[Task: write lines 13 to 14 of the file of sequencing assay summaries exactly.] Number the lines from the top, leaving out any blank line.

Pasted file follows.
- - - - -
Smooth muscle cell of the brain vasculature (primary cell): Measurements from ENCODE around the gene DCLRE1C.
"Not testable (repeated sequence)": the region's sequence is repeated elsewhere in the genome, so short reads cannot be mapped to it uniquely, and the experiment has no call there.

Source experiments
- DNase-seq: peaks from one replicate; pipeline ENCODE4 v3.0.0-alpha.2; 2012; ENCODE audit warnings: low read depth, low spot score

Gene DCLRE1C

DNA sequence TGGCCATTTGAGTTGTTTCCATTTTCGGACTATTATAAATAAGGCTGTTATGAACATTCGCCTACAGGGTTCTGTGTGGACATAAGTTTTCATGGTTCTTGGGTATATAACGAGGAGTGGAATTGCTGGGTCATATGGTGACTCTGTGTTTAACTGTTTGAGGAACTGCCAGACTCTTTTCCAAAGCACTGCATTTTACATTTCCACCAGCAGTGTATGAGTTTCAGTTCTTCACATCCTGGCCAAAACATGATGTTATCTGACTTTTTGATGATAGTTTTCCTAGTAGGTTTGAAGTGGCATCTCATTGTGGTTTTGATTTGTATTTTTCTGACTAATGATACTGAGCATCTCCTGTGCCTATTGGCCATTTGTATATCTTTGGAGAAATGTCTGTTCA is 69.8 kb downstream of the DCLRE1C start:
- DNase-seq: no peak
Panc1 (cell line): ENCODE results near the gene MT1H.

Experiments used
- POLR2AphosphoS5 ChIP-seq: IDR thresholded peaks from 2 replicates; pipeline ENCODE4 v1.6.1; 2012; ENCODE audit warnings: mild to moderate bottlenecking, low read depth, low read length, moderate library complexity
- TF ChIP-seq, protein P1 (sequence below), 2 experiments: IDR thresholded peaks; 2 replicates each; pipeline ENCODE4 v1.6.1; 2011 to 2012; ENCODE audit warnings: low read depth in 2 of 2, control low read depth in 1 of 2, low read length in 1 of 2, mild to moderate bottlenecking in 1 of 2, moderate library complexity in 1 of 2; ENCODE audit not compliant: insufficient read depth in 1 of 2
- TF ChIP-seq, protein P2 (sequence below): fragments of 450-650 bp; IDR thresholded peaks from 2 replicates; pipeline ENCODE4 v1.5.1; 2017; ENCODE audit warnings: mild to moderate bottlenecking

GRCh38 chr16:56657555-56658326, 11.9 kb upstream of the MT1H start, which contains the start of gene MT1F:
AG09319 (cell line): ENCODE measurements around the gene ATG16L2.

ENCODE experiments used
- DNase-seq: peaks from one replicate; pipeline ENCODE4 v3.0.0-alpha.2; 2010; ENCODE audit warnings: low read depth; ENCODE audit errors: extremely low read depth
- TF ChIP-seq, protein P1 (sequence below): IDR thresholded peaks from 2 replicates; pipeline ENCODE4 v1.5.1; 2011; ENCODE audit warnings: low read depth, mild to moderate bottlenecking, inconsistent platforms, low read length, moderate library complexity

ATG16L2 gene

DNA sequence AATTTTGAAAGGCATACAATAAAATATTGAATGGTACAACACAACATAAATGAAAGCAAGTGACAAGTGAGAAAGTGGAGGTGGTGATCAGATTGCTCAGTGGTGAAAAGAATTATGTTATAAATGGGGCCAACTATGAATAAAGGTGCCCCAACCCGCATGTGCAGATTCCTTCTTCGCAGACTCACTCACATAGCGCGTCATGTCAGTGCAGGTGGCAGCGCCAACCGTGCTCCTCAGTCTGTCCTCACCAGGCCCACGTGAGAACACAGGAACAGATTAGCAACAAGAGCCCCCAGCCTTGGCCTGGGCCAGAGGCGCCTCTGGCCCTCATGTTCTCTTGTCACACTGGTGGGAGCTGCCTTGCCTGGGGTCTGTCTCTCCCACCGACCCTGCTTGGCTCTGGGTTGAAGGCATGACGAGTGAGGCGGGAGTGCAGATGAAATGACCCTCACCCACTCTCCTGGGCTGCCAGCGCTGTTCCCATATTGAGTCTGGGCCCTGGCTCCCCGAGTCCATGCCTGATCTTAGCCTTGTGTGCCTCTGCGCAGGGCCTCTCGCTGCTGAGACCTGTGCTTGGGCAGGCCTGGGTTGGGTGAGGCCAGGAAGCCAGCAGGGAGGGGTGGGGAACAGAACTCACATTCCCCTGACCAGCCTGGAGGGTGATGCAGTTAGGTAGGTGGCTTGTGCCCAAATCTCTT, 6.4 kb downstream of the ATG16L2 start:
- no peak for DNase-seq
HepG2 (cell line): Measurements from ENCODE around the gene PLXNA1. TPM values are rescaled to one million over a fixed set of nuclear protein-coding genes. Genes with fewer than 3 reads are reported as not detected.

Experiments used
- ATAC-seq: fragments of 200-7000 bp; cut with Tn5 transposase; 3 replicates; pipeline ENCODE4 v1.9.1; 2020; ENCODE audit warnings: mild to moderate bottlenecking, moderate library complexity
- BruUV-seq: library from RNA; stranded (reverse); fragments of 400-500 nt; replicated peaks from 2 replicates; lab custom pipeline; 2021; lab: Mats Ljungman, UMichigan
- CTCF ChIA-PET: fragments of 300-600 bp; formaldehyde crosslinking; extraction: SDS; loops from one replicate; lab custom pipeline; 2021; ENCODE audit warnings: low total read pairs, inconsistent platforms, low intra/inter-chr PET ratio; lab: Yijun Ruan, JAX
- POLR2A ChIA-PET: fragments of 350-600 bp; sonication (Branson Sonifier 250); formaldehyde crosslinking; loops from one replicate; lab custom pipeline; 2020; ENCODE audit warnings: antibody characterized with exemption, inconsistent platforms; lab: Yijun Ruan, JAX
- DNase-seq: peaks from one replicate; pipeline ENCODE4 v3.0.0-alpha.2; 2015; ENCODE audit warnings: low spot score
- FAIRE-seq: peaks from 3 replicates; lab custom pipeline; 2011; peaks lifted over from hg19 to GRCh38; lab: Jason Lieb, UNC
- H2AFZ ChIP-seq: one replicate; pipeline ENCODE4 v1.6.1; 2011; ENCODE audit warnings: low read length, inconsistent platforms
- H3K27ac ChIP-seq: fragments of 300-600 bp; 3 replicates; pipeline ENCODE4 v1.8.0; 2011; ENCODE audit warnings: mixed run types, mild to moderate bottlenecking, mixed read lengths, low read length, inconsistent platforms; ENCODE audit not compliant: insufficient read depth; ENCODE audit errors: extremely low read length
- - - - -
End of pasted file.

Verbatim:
GRCh38 chr16:56657555-56658326, 11.9 kb upstream of the MT1H start, which contains the start of gene MT1F:
AG09319 (cell line): ENCODE measurements around the gene ATG16L2.